The primary angioplasty is best to be performed in less than 120 minutes from the pain. After that, superiority over thrombolysis is not clear, as stated in this high quality meta-analysis.
Does it matter if the patient reaches very early to hospital (within 2-3 hours) or reaches late after onset of chest pain?
If paramedics reaches the patient rapidly after the onset of pain and the patient cannot be moved to a hospital capable performing angioplasty in less than 2-3 hours, it is preferable to perform thrombolysis on-site. This has been showed in many studies (1)(2). What is the optimal time cut-off remains to be shown.
Busk M, Maeng M, Rasmussen K ym. The Danish multicentre randomized study of fibrinolytic therapy vs. primary angioplasty in acute myocardial infarction (the DANAMI-2 trial): outcome after 3 years follow-up. Eur Heart J 2008;29(10):1259-66.
Widimsky P, Bilkova D, Penicka M ym. Long-term outcomes of patients with acute myocardial infarction presenting to hospitals without catheterization laboratory and randomized to immediate thrombolysis or interhospital transport for primary percutaneous coronary intervention. Five years' follow-up of the PRAGUE-2 Trial. Eur Heart J 2007;28(6):679-84.
Nunn CM, O'Neill WW, Rothbaum D ym. Long-term outcome after primary angioplasty: report from the primary angioplasty in myocardial infarction (PAMI-I) trial. J Am Coll Cardiol 1999;33(3):640-6.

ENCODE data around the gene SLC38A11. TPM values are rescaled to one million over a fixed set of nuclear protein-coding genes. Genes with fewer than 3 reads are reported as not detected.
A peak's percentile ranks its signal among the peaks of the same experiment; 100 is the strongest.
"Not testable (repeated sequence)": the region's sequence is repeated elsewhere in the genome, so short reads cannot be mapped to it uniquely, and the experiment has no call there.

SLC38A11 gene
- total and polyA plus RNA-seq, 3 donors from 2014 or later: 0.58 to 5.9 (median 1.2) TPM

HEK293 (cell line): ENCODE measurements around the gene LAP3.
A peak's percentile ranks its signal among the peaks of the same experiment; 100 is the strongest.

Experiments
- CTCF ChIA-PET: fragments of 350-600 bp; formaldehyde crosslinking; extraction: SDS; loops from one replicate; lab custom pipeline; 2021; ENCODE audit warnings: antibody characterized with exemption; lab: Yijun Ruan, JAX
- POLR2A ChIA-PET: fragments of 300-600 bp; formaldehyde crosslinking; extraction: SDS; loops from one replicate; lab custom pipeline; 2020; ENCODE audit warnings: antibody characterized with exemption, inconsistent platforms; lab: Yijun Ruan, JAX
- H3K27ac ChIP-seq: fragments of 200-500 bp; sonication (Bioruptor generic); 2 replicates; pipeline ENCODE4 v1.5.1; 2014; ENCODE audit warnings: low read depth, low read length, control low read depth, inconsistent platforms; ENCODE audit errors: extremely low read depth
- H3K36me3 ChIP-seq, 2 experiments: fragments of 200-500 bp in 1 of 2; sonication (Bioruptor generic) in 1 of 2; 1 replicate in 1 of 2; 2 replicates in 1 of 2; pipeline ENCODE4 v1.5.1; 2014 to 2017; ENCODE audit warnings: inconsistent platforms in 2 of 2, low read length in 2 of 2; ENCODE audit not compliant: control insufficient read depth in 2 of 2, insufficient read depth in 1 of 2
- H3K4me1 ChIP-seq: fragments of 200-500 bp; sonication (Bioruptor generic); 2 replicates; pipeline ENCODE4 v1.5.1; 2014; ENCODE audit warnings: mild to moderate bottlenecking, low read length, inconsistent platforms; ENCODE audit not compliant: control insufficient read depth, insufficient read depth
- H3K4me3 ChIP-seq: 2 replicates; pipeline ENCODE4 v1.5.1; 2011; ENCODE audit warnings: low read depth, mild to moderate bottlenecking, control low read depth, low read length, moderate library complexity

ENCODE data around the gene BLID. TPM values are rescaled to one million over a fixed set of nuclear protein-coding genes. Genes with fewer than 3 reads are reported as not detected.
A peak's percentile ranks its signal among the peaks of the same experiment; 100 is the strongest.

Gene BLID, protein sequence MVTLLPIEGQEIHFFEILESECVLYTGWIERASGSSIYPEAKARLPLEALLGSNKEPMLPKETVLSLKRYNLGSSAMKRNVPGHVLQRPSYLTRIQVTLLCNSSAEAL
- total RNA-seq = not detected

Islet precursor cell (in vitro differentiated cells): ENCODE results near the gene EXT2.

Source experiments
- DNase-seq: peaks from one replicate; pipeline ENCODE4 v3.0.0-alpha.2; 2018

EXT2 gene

Zijlstra F, Hoorntje JC, de Boer MJ ym. Long-term benefit of primary angioplasty as compared with thrombolytic therapy for acute myocardial infarction. N Engl J Med 1999;341(19):1413-9.
Bonnefoy E, Lapostolle F, Leizorovicz A ym. Primary angioplasty versus prehospital fibrinolysis in acute myocardial infarction: a randomised study. Lancet 2002;360(9336):825-9.
Bonnefoy E, Steg PG, Boutitie F ym. Comparison of primary angioplasty and pre-hospital fibrinolysis in acute myocardial infarction (CAPTIM) trial: a 5-year follow-up. Eur Heart J 2009;30(13):1598-606.
Keeley EC, Boura JA, Grines CL. Primary angioplasty versus intravenous thrombolytic therapy for acute myocardial infarction: a quantitative review of 23 randomised trials. Lancet 2003;361(9351):13-20.
Svensson L, Aasa M, Dellborg M ym. Comparison of very early treatment with either fibrinolysis or percutaneous coronary intervention facilitated with abciximab with respect to ST recovery and infarct-related artery epicardial flow in patients with acute ST-segment elevation myocardial infarction: the Swedish Early Decision (SWEDES) reperfusion trial. Am Heart J 2006;151(4):798.e1-7.
Many studie claim that primary angioplasty is better than thrombolyis, as short-time mortality and morbidity of angioplasty is significantly lower than with thrombolysis treatment. (1,3) Reaching late after onset of pain generally reduces effectiveness of any treatment. (2)
You may see this table : http://www.ncbi.nlm.nih.gov/pmc/articles/PMC3377579/table/A01tab02/
 Primary angioplasty versus intravenous thrombolysis for acute myocardial infarction. - http://www.ncbi.nlm.nih.gov/pubmed/12917910
 Assessing the effectiveness of primary angioplasty compared with thrombolysis and its relationship to time delay: a Bayesian evidence synthesis. http://www.ncbi.nlm.nih.gov/pubmed/17277350
 Primary Angioplasty and Thrombolysis for the Treatment of Acute ST-Segment Elevated Myocardial Infarction http://www.ncbi.nlm.nih.gov/pmc/articles/PMC3377579/